Try to have a vegetable with every meal. Maybe some spinach with an omelet for breakfast, some steamed broccoli or carrots with lunch, and baked asparagus with dinner. Replacing those grains and gluten with with vegetables and paleo starches will help with satiety.
Step 5 – Cut out Dairy.
Replace cow’s milk and creamers with nut-milks, like coconut milk, almond milk, cashew milk, etc. Eliminate cheese, butter and sour cream.
Dairy is sometimes considered a grey area in paleo. Some avoid dairy altogether, and some adapt to a more primal way of eating and consume grass-fed butter, ghee and raw or whole milk and cheese. I suggest cutting dairy altogether from your diet for 30 days, then see how your body feels when you reintroduce it. This was how I found out that my body doesn’t handle large amounts of dairy well. Nowadays I eat more primal and I do have a little bit of dairy, but my body can only tolerate it in small amounts. I use grass-fed butter and ghee in baked goods occasionally, and I use whole milk to make kefir (which I can tolerate better since the fermentation process consumes the lactose), but I do notice that when I cut out dairy altogether my skin improves.
Step 6 – Replace your snacking.
If you regularly snack on crackers, chips, gummy bears and such, swap them out for paleo alternatives. Switch the gummy bears with dried fruit. Replace the crackers and chips with some almonds or cashews or beef jerky. I try not to snack too much during the day, but if I do it’s usually a handful of almonds, or a banana, or some sweet potato chips.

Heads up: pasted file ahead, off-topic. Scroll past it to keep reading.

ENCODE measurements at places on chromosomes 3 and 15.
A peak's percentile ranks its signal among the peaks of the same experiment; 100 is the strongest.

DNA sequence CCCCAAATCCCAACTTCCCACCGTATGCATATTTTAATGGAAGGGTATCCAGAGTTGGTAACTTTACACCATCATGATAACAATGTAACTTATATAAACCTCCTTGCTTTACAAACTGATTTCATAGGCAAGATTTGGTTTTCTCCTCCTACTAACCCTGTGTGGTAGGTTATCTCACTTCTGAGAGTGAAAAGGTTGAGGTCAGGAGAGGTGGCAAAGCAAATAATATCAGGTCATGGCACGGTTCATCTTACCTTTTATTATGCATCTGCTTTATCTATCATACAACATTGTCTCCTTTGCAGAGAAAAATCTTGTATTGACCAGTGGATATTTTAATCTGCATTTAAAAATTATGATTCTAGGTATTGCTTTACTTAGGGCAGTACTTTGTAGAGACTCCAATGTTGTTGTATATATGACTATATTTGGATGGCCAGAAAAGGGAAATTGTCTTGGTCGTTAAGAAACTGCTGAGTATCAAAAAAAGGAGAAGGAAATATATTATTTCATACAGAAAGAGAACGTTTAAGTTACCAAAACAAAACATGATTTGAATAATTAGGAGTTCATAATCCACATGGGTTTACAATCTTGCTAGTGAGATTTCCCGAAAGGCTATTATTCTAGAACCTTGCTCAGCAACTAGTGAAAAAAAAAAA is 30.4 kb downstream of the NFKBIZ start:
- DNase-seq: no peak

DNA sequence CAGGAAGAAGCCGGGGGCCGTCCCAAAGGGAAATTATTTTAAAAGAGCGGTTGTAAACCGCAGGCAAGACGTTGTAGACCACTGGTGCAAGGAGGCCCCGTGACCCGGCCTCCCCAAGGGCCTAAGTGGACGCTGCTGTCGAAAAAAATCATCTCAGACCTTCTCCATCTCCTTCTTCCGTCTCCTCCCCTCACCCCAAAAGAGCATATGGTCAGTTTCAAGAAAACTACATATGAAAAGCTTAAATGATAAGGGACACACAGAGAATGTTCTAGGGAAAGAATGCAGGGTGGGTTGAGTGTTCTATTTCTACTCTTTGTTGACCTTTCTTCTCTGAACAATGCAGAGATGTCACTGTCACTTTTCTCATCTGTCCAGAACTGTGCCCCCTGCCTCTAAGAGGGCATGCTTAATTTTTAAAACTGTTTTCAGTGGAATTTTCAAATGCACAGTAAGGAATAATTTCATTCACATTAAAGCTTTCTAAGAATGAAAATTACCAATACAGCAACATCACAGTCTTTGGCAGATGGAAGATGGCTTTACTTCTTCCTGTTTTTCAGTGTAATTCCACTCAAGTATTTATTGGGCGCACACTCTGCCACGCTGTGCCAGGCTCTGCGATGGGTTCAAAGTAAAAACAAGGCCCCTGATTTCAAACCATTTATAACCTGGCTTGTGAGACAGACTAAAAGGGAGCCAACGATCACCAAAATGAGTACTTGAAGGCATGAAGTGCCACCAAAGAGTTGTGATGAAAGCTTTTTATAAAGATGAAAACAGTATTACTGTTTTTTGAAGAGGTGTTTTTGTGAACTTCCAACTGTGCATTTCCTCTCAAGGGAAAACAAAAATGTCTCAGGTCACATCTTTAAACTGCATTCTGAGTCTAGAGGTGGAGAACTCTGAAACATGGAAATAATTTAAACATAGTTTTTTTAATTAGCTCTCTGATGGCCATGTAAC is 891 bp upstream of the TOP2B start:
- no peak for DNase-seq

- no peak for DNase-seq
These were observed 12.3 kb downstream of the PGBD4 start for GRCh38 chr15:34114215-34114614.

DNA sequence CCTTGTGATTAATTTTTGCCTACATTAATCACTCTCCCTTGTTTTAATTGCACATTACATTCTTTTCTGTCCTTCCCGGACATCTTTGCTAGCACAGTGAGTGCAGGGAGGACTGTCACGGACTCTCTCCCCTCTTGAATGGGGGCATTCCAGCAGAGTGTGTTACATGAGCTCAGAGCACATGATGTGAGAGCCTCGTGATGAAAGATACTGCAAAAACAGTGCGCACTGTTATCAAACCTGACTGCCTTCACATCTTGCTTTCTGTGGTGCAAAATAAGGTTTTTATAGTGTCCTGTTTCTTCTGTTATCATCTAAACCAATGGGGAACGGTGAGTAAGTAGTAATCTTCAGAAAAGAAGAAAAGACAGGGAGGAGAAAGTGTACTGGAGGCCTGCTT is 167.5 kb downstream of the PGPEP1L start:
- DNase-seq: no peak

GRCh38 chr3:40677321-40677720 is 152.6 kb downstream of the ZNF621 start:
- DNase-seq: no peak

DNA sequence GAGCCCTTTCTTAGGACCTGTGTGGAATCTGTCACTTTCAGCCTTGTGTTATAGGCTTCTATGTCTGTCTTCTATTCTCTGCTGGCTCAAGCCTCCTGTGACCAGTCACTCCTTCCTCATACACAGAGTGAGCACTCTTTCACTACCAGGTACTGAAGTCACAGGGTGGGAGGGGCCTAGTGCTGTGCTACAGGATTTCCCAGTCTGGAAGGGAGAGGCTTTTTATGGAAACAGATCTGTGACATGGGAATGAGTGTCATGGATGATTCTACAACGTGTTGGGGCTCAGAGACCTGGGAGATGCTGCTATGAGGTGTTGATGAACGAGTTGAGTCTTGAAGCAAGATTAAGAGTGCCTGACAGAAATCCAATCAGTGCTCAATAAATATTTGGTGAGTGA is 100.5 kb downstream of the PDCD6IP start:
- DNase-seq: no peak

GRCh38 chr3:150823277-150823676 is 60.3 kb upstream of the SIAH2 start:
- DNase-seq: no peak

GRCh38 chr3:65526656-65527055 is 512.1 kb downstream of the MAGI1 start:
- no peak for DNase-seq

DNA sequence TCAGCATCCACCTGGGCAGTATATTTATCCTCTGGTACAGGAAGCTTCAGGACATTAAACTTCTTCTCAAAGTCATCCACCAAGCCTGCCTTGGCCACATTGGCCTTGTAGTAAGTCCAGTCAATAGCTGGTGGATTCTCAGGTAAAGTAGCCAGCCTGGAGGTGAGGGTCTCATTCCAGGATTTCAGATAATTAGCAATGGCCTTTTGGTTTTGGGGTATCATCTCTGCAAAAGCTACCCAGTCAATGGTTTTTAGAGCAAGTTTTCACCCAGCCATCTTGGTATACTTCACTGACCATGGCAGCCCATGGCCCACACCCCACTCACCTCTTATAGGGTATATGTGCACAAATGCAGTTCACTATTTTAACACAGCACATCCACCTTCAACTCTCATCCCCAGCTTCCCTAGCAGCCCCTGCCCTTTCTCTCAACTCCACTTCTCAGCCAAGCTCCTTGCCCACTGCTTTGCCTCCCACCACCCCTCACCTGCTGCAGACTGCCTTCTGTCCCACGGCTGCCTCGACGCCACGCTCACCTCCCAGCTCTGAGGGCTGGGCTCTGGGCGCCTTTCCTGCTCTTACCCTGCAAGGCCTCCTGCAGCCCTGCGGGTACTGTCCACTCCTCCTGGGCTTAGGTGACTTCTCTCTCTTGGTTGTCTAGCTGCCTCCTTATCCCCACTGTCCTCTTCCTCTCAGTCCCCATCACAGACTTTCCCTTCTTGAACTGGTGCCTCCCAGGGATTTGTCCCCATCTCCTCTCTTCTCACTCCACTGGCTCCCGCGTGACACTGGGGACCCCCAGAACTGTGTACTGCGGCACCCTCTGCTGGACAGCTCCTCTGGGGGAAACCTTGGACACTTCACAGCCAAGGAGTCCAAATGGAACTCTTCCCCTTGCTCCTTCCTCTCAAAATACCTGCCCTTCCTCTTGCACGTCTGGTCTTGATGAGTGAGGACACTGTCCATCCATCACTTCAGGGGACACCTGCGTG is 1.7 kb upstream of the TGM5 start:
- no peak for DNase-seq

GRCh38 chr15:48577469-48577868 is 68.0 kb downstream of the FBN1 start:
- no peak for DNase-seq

Step 7 – Try Paleo versions of your favorite foods, and make a list of options.
Paleo in no way means sacrificing taste, or eating plain. Want Asian food? How about some Orange Cashew Chicken, or Wicked Spatula’s Slow Cooker General Tso’s Chicken? Try something new, like Chicken Stuffed Acorn Squash, or Green Chile Chorizo Cauliflower Casserole. Instead of a Reese’s, try PaleOMG’s Chocolate Almond Butter Cups! This doesn’t mean to make paleo cookies every day, you want to limit the treats, but you can recreate your favorite desserts using paleo ingredients once in a while. Browse through my recipe index to see all the delicious paleo food that my family eats! What really helped me was to make a spreadsheet I could refer to with plenty of options for meals and snacks that I could refer to. For example, in the Breakfast Column I listed omelettes, breakfast casseroles, Aidell’s Chicken-Apple Sausages with a side of plantains and wilted spinach, Chia Seed pudding topped with bananas and pecans, Simple Mills muffins, and those are just a few. Follow me on Pinterest to see all of the paleo recipes that I love!
Don’t forget to drink plenty of water!
Increasing your water consumption will help with satiety and keep you hydrated and energized.
These are the steps that I have taken to adjust to a more paleo way of eating. Once you have adapted to a paleo way of eating for 30 days, you can try reintroducing gluten, dairy, grains and legumes one-by-one and seeing how your body reacts.
Switching to a paleo lifestyle helped me tremendously in identifying my food intolerances. I found what my body can and can’t tolerate. My digestive health has improved, my acne has gotten better, my energy levels have increased, my sleep has improved, and I feel better overall. If you are thinking about transitioning to paleo but don’t want to dive in headfirst, then these steps can help you with a more gradual approach. Try paleo for at least 30 days and see how you feel!
Nom Nom Paleo’s “What’s Paleo” with cartoons
Nerd Fitness’ The Beginner’s Guide to the Paleo Diet
Good post. Glad to see another rational take on debatable areas, such as milk.
So happy to see another person spreading awareness of industrial oils…
Check out http://www.roadkillrusk.wordpress.com some time and let me know what you think!
I have heard a lot of great things about paleo, so I am planning to jump in. Thank you for sharing this!
Interesting post! I really love reading articles like this. Thanks a lot for posting!